Fri Oct 21 15:18:13 CAT 2016

Old cars can be great value, look in the right places

By unknown | Apr 21, 2010 | COMMENTS [ 0 ]

I am looking for an old car in the R15 000 to R20 000 price range. What can I expect to get and where is the best place to look for such a car?

I am looking for an old car in the R15 000 to R20 000 price range. What can I expect to get and where is the best place to look for such a car?


IF BY "old" you mean "made between 1990 and 2000", you should be able to get a car with a good few years of reliable service left in it in your price range.

But you have to know where to look and you might need considerable patience. People who tell me about this kind of deal invariably bought the car from a private seller, so I suggest you explore all the places where private owners advertise their cars.

These include classified ads in daily newspapers, Internet websites like Gumtree, and, as a last resort, vendor sites where cars are displayed for viewing.

From personal experience I know that an old car has many advantages, not only the affordable purchase price, but also ease of maintenance due to the simpler mechanicals.

But there are some pitfalls to be aware of. An old car has often been standing unused for long periods, so be prepared to replace certain seals, and to overhaul the brakes, especially the drum brakes fitted at the rear.

Spare parts can be a problem, so stick to well-known brands and popular models for which the chances are better to find pirate parts as well as genuine replacement items when you need them.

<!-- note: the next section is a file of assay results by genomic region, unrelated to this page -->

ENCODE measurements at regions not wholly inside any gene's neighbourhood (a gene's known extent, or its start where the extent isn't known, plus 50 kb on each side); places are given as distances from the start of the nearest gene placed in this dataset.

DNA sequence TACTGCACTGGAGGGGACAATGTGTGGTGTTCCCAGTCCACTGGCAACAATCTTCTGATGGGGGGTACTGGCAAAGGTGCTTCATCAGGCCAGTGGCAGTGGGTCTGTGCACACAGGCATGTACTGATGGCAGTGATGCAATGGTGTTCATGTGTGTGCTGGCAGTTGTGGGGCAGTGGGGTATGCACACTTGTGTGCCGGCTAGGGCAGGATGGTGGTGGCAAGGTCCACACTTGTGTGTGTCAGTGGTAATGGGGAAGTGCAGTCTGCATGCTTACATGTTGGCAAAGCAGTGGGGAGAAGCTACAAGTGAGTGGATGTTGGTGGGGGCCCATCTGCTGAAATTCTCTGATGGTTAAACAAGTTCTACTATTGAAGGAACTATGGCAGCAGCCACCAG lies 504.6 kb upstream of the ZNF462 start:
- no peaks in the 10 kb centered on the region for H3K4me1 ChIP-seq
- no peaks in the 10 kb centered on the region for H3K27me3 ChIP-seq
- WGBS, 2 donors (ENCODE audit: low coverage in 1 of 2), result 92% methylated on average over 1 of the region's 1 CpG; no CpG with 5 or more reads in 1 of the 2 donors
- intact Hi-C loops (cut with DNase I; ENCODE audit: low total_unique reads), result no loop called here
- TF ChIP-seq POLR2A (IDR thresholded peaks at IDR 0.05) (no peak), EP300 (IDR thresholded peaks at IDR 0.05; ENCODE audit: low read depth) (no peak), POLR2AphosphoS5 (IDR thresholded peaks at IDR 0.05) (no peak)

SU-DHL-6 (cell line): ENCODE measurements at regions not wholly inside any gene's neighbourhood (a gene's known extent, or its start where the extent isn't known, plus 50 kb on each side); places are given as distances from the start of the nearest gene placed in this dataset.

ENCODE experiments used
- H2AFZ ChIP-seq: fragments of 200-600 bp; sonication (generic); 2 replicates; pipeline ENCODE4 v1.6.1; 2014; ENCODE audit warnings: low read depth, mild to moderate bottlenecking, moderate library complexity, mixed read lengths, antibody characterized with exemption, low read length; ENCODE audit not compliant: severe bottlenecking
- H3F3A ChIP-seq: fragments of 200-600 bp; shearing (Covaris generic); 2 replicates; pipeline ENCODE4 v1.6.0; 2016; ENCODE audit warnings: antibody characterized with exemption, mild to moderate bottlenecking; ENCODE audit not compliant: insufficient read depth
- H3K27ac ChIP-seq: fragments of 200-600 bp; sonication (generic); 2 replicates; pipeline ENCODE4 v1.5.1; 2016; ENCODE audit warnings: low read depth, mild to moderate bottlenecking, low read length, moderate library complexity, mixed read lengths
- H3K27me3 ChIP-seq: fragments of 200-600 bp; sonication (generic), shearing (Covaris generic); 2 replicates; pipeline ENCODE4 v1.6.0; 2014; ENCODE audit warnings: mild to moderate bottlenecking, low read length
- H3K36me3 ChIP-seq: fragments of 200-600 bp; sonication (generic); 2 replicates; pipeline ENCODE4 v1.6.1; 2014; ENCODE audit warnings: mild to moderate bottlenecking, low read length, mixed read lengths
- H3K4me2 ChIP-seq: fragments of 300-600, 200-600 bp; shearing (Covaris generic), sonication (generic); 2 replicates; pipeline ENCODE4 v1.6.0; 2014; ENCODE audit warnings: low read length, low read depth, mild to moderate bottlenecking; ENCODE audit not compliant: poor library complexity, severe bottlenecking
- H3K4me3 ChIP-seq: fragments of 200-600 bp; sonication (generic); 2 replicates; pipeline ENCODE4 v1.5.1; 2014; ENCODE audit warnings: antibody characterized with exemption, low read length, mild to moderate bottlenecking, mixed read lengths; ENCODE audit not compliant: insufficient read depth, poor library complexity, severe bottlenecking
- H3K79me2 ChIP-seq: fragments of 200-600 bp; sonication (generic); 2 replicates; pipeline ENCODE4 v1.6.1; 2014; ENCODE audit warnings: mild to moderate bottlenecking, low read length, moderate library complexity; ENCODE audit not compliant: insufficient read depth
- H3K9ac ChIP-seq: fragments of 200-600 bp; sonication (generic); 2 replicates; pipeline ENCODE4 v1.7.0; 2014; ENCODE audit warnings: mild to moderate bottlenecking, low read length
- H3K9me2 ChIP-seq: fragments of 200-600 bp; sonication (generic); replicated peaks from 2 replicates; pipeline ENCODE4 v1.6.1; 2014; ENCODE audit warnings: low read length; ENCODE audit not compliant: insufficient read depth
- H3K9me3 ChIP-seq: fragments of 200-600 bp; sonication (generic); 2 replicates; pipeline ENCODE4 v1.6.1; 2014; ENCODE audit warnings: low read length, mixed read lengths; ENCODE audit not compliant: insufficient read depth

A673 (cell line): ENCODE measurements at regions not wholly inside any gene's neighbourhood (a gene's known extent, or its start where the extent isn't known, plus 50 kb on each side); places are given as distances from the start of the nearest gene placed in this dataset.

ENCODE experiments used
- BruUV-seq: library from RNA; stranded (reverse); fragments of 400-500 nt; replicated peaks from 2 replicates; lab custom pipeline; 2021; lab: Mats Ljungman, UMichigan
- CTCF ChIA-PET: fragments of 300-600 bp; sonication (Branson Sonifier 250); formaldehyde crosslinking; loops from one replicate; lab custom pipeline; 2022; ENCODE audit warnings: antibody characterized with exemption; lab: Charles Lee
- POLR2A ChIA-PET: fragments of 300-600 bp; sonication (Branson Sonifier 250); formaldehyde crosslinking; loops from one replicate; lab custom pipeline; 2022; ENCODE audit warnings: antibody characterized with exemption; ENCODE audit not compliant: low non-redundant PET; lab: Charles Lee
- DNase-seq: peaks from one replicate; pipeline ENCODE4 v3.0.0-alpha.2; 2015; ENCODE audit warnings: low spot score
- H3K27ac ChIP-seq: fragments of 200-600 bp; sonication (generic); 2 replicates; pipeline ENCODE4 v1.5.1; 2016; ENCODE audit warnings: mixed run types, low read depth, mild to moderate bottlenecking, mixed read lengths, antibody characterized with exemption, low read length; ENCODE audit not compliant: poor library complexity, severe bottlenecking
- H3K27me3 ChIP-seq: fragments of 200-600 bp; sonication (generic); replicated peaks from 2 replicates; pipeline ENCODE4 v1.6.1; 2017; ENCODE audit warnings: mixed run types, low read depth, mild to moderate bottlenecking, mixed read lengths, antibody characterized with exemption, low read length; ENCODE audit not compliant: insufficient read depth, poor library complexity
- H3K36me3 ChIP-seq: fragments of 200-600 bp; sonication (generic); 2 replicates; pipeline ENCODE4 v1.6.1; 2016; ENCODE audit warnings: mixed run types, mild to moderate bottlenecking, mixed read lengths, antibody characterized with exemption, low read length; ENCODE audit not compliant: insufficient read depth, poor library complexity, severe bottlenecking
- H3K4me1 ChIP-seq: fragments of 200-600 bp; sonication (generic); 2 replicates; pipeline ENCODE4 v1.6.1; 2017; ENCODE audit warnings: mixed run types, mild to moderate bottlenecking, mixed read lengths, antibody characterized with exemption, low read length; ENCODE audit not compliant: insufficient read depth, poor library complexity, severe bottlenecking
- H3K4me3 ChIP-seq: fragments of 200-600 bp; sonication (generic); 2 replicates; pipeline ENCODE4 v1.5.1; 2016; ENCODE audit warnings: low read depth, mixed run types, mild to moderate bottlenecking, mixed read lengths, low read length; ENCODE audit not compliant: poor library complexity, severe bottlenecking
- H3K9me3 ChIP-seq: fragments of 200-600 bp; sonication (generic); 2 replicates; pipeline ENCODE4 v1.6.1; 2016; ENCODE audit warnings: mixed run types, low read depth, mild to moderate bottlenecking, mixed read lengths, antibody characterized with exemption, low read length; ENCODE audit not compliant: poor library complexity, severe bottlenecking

In this regard you won't easily beat the three (late, lamented) "survivors" of the SA motor industry - the Nissan 1400 ldv, Toyota Tazz and VW CitiGolf.

Nobody wants to go through life with a suspicious mind all the time, but I am afraid when it comes to buying an old car, or any used car for that matter, a suspicious mind is essential equipment.

Start out by assuming the car has been stolen, then abused, then accident-damaged (take along a small magnet to check for well-camouflaged body-filler), and is now being flogged at a ridiculous price after having been fitted with a low-mileage odometer from a scrap yard.

I suggest you put an upper limit of R15 000 on the price and use whatever funds are left over to get the car roadworthy and reliable.

I purchased a Jetta5 1,6 Comfortline demo model a month ago from Mastercars.

I initially wanted a 2,0 model, but they could not find one for me, so I ended up buying a 1,6 because it was the only Jetta available.

I now feel that I have made a mistake since the car is not performing to expected standards. Can you please advise me if I will be able to change the car, and what I must do to get the car I want.

Please help, since I do not want to be stuck with a car I don't want.

Norman M

Norman, you will probably be able to trade in the 1,6 Jetta for a 2,0 demonstration model when one becomes available, but you are going to lose a lot of money in the process.

I suggest you stick it out with the 1,6 model, at least until after the World Cup tournament when a flood of surplus rental cars are expected to become available. In the meantime you may even begin to like the 1,6. ("If you can't have what you like, try to like what you have"!)

It will never be a robot racer, but it will be a comfortable, reliable, well-built car, significantly lighter on fuel than the 2,0.

Of course its 75kW maximum power output cannot match the 90kW that Volkswagen now extracts from their 1400 engine fitted to the Golf6. But where the latter engine uses new technology, the long-term durability of which has not been proven in South Africa, you have an engine with an established reputation for durability.

Many experts feel an engine size of 1,6 litres provides the best overall combination of features on a medium-to-light car - value for money, fuel economy, power, torque.


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